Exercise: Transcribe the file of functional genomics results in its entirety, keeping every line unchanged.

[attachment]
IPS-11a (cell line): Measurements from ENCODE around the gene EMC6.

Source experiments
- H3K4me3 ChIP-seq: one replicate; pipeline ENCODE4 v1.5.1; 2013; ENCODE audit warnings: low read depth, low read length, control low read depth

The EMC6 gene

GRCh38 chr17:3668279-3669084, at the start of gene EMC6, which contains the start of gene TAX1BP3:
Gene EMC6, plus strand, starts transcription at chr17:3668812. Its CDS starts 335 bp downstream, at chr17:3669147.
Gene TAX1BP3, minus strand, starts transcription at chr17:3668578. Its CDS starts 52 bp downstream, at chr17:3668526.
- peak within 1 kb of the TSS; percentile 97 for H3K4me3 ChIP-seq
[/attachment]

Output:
IPS-11a (cell line): Measurements from ENCODE around the gene EMC6.

Source experiments
- H3K4me3 ChIP-seq: one replicate; pipeline ENCODE4 v1.5.1; 2013; ENCODE audit warnings: low read depth, low read length, control low read depth

The EMC6 gene

GRCh38 chr17:3668279-3669084, at the start of gene EMC6, which contains the start of gene TAX1BP3:
Gene EMC6, plus strand, starts transcription at chr17:3668812. Its CDS starts 335 bp downstream, at chr17:3669147.
Gene TAX1BP3, minus strand, starts transcription at chr17:3668578. Its CDS starts 52 bp downstream, at chr17:3668526.
- peak within 1 kb of the TSS; percentile 97 for H3K4me3 ChIP-seq